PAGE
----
The main civic and commercial uses are clustered around this intersection. Specifically, Village Hall and several professional offices are located to the west, and Corporate Park and County Line Square are located to the east of this intersection. Most of these uses are accessed from the Frontage Roads which branch off from County Line Road. Currently, the entrances to the Frontage Roads are not well defined and confusing. 

There is sufficient land adjacent to this intersection to establish gateway features. One possible location is on the southeast corner in the area adjacent to the detention basin that serves County Line Square. The detention basin has been identified as an important public space for the proposed redevelopment concept for County Line Square. A gateway element on this corner could emphasize the presence of a revitalized and enhanced commercial center.

Another potential location on the southwest corner is the grassy area just north of the Village Hall. This site is particularly appropriate because it is already publicly-owned and could be readily improved as a community gateway. The design could include a mix of signage and landscape elements as shown in Figure 10: Principal Gateway Improvement Concept. Given the proximity of the Village Hall, the southwest corner should include a community sign with information regarding Governor’s Home Town award and other community honors.

ii)   The intersection of Case Drive and County Line Road, north of Route I-55.

The gateway proposed at this intersection would define the north entrance into the Village. Light industrial and residential uses are located adjacent to this intersection and are accessed by North Frontage Road. Grassy strips located on the east and west of the intersection, similar to the Burr Ridge Parkway intersection, would be appropriate locations for the gateway elements. The gateway design for this intersection should also clearly identify the entrance to North Frontage Road. Consideration should also be given to replacing the existing concrete median with a landscaped median similar, to the median treatment south of I-55.

iii)  The I-55 Interchange.

The I-55 interchange could be enhanced through landscape improvements to visually improve the entrance into Burr Ridge. This could be achieved by planting prairie style landscaping within the loops of the interchange. Prairie landscapes typically require very low maintenance and would be ideal for the interchange location. The Village should also work with the Illinois Department of Transportation (IDOT) to identify acceptable options for screening the fences with landscaping or replacing the existing fences with a more attractive alternative.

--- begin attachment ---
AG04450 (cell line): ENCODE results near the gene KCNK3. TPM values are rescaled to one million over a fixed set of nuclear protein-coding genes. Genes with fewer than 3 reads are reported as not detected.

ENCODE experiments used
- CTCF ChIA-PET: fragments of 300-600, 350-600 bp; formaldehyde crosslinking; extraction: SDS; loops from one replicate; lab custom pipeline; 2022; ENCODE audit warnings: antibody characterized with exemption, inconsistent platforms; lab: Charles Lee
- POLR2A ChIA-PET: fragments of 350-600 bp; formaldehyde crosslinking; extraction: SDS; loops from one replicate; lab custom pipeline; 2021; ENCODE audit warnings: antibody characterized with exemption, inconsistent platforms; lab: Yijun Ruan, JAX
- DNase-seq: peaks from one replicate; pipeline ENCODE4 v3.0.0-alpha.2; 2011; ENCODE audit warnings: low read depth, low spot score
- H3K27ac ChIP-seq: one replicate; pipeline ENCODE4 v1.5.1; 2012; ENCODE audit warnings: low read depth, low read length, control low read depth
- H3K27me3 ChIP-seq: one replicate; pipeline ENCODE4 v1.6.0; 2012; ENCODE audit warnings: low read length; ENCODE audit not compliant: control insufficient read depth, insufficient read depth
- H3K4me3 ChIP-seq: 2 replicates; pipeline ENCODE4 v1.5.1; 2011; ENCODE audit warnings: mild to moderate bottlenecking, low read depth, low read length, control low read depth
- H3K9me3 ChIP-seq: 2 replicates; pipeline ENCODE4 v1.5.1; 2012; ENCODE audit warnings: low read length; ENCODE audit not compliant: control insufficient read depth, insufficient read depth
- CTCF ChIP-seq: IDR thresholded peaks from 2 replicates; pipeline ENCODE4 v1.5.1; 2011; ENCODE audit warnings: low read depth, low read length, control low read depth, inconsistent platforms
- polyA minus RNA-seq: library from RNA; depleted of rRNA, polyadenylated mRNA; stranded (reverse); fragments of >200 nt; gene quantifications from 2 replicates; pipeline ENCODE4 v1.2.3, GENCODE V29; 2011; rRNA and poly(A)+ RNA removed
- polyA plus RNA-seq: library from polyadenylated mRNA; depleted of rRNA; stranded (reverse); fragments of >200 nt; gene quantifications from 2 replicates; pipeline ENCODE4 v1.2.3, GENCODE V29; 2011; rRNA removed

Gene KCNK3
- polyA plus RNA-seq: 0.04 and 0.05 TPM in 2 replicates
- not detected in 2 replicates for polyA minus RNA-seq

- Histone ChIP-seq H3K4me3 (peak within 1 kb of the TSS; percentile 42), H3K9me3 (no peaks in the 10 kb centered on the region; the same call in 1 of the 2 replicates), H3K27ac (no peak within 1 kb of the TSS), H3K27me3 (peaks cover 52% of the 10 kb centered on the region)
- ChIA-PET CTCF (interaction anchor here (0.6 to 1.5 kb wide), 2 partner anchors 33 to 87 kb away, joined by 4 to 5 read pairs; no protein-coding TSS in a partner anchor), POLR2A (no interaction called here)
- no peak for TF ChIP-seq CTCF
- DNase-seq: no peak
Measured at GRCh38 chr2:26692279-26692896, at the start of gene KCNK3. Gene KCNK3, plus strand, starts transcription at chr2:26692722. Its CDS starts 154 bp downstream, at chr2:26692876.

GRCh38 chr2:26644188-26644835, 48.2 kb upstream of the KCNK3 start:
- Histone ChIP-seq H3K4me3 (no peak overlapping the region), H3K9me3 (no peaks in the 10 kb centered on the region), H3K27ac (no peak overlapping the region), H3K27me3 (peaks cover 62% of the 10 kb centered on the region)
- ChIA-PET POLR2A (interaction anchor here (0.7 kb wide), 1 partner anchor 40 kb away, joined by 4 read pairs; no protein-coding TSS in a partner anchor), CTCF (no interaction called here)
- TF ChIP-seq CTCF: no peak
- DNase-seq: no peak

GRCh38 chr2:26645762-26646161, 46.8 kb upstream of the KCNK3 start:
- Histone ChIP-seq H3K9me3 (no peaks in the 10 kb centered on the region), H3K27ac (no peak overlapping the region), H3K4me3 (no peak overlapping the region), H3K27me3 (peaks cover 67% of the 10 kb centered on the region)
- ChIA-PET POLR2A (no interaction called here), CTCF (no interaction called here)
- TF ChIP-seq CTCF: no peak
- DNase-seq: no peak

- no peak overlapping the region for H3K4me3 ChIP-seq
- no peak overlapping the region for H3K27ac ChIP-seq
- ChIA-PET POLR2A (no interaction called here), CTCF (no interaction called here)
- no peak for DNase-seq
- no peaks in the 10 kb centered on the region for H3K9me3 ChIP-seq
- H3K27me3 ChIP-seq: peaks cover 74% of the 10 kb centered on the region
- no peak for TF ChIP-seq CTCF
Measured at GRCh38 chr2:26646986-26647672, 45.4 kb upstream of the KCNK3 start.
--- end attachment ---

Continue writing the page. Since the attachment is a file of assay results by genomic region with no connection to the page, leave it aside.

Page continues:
b)   Robert Kingery Highway and South Frontage Road

The intersection of Robert Kingery Highway and South Frontage Road represents an important entrance into the community from the west. Currently, a mix of commercial uses, including a gas station, are located east of the intersection. The existing Burr Ridge identification sign is not immediately visible from Robert Kingery Highway and there is no clear indication that there is access into Burr Ridge or to South Frontage Road from this intersection.  The grassy berm on the northeast corner of this intersection might be an appropriate location for the gateway feature. The gateway element should include signage clearly indicating the entrance to the community and South Frontage Road. 

c)   East side of Robert Kingery Highway at 91st Street

The Robert Kingery Highway and 91st Street intersection represents another long-term opportunity to define a gateway to Burr Ridge. Robert Kingery Highway (Route 83) is a major regional arterial and defines the western limits of Burr Ridge’s planning area. Since this intersection and the surrounding area are not currently within the Village boundaries, development of a specific gateway treatment will have to wait until the area is annexed to the Village of Burr Ridge. The design of the gateway feature should clearly indicate the location of Burr Ridge to the east of Robert Kingery Highway.

d)   Madison Street and Plainfield Road intersection

The southeast corner of Madison Street and Plainfield Road intersection represents an excellent opportunity to establish a principal gateway to Burr Ridge. The Planned Unit Development for the High Grove business park includes a provision for a prominent design feature at this location. Given the high quality buildings being built in the High Grove development, a Burr Ridge gateway sign would clearly announce then entry into an upscale community.

The gateway enhancement of the expressway interchanges and County Line Road intersections would have to be established in cooperation with Illinois Department of Transportation (IDOT) and Cook County, which have jurisdictional authority over them. The Village should also explore opportunities to jointly fund the proposed gateway improvements with IDOT. The proposed Village Hall gateway improvement could be undertaken as funds become available. 

Secondary Gateways

Secondary gateways could include a landscaped sign identifying the Village of Burr Ridge.  The Village already has several existing signs serving this purpose. These signs have a rustic design appropriate to the rural character of Burr Ridge. Landscaping to enhance these signs is recommended, as illustrated in Figure 11:  Secondary Gateway Illustrative Concept.

Existing identification signs are located at the following locations. These should be enhanced with the proposed landscape improvements.

a)     Intersection of County Line Road and 60th Street

b)     Intersection of 91st Street and Garfield Avenue (The existing signage at this intersection identifies the location of Rustic Acres, which houses the municipal offices.)

c)     Wolf Road and 79th Street

d)     German-Church Road, east of Arrowhead Farm

Additional secondary gateway signs should be located at the following locations: 

a)     Intersection of Interstate Route 294 overpass and Plainfield Road.

b)     Intersection of 91st Street and County Line Road.